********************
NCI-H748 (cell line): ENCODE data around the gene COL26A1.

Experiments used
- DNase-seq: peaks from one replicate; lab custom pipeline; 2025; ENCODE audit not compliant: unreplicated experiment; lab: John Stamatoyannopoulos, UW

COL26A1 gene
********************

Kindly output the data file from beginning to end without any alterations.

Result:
NCI-H748 (cell line): ENCODE data around the gene COL26A1.

Experiments used
- DNase-seq: peaks from one replicate; lab custom pipeline; 2025; ENCODE audit not compliant: unreplicated experiment; lab: John Stamatoyannopoulos, UW

COL26A1 gene